Operating emergency vehicles and providing life-saving services require constant, updated trainings and certifications.  As President of Alexandria Volunteer Fire Department, Jay Johnson is responsible for the administrative work that ensures that he and his staff are trained in the latest safety and rescue methods.  He oversees his volunteer firefighters’ complete  training in CPR, Emergency Vehicle Operations; physicals; risk management training.  Once trained, they need to be re-certified on a regular basis.  Thus, his active, on-call duty hours are filled with a mix of going on “run calls” and reviewing paperwork to see that his staff is qualified for their rigorous mission.

Helping people, in general, and the Volunteer Fire Department and Police Department in particular, brings Jay Johnson deep and long-lasting fulfillment. He has six notebooks filled with certificates, letters of commendation, and awards of recognition to show that his efforts are appreciated.  A sampling reveals that in 2011, he was named Alexandrian of the Year.  He served as Grand Marshall of the Turkey Trot in 2011.  He was recognized for his twenty-five years of tireless efforts as President of the Volunteer Fire Department.  He’s been recognized for his efforts with the Special Olympics.  He’s been a vital presence at scores of annual Waterfront Festivals, Art Fests, Halloween Parades, and Del Ray Community Nights.  And he’s earned a reputation as an outstanding hot-dog chef!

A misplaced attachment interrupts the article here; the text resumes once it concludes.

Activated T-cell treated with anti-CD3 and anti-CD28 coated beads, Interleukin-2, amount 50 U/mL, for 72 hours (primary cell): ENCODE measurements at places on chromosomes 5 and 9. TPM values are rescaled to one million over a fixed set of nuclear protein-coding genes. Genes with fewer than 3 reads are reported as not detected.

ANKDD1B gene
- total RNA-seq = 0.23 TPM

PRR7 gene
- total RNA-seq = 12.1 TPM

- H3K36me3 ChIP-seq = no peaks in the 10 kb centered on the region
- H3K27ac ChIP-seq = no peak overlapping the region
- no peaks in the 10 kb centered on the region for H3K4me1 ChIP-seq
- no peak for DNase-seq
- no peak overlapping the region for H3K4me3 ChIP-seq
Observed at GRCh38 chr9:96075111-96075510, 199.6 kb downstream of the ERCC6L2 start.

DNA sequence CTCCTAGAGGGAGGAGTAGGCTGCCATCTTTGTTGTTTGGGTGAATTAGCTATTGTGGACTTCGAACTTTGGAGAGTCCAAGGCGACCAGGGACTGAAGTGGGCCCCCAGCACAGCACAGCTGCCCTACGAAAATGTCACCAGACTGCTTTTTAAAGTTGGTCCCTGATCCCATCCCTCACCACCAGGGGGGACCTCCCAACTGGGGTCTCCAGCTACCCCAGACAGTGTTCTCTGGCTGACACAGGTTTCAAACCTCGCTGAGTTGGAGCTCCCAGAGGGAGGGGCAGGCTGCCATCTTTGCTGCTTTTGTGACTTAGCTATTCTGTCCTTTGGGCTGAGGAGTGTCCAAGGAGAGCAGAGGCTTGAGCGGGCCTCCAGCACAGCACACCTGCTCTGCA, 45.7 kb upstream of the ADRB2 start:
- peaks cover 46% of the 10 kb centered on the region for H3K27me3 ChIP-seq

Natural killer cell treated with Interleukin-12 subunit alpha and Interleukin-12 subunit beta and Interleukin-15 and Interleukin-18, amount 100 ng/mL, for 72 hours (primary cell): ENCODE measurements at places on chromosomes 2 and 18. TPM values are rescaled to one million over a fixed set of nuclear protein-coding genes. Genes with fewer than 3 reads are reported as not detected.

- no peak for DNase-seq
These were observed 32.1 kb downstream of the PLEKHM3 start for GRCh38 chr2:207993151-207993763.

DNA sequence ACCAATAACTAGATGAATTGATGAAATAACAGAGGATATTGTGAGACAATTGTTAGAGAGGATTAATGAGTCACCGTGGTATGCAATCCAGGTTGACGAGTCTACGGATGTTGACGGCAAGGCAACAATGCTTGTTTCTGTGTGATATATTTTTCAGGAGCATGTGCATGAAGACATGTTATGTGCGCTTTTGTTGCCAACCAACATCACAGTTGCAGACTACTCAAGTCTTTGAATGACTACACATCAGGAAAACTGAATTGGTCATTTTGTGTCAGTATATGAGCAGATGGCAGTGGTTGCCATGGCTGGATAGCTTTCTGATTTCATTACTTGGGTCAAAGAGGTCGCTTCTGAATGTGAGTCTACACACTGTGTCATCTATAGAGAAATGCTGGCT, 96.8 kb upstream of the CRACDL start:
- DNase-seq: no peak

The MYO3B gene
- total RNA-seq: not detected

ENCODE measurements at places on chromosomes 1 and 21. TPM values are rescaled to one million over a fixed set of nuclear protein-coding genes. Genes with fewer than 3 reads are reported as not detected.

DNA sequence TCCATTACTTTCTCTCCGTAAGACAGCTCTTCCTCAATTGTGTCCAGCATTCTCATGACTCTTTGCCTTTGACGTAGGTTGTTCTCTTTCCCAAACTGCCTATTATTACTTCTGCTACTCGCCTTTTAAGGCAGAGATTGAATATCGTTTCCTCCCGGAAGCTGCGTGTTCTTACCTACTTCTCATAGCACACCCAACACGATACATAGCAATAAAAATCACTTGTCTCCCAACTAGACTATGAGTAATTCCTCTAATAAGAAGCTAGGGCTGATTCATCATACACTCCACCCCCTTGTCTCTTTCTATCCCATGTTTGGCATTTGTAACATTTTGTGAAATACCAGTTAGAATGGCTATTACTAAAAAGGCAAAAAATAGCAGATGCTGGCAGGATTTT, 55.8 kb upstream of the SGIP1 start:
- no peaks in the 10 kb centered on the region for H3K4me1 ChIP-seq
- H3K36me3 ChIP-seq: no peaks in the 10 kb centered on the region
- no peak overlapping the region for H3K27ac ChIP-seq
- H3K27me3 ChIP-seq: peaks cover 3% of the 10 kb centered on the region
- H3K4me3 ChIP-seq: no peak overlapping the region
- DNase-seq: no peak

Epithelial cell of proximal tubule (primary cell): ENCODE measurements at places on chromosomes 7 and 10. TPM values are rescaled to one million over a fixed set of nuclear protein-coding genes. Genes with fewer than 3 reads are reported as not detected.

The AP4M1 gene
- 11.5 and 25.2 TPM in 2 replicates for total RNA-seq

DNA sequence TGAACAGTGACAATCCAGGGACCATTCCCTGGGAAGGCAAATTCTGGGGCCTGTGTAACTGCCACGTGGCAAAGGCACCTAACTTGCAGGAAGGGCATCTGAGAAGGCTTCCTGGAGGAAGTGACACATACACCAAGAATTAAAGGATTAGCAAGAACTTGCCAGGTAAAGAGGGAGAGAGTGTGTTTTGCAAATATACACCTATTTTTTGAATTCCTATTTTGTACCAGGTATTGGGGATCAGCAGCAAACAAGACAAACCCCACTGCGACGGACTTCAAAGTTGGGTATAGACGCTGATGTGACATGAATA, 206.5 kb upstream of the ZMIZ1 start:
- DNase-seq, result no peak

Jay Johnson has also stayed the course during political storms that have threatened the existence of the Volunteer Fire Department.  In 1981, there was a move to snuff out the light and power of the Volunteer Fire Department.  Working with the “then” mayor, Jim Moran; city manager, Vola Lawson; and Council-woman, Patsy Ticer, Jay Johnson won the approval of the City Council to bring back the Volunteer Fire Department.  His efforts made the Department more professional as every position became an elected office.  As President, he fully accepted the responsibility of knowing that the “buck stops with him: and he answers to the City Mayor and the Council.

Rodger Digilio, who nominated Jay Johnson as a Living Legend, summarized this pivotal time period as follows:  “When volunteer fire companies were threatened with extinction, Jay labored for years with Alexandria’s administrators to professionalize the volunteers so they could be restored back to front-line service alongside Alexandria’s career firefighters, rescuers, police officers, and sheriff deputies.  He preserved a 200-year-old legacy of citizen activism in the best traditions of Thomas Jefferson resulting in thousands of hours of volunteer time contributed to our community each year.”

Even when Jay Johnson is not “officially” engaged in helping people, his decision-making and foresight have saved lives.  Before 9-11, he was scheduled to go on vacation and he learned that a wedge of offices was scheduled to be remodeled in the Pentagon.  He insisted that the date for re-locating his people to the other side of the building be moved up, so that he could complete the task before he went away on vacation, and not have to face it upon his return.

As it happened, because he was a planner and well-organized, his people were safely re-located in the other side of the building, rather than being in the wedge section that took a direct hit.  He acknowledges that, because of this sequence of activity, there were fewer casualties.

Credit: Barbara Holleb
Photo Credit: Steven Halperson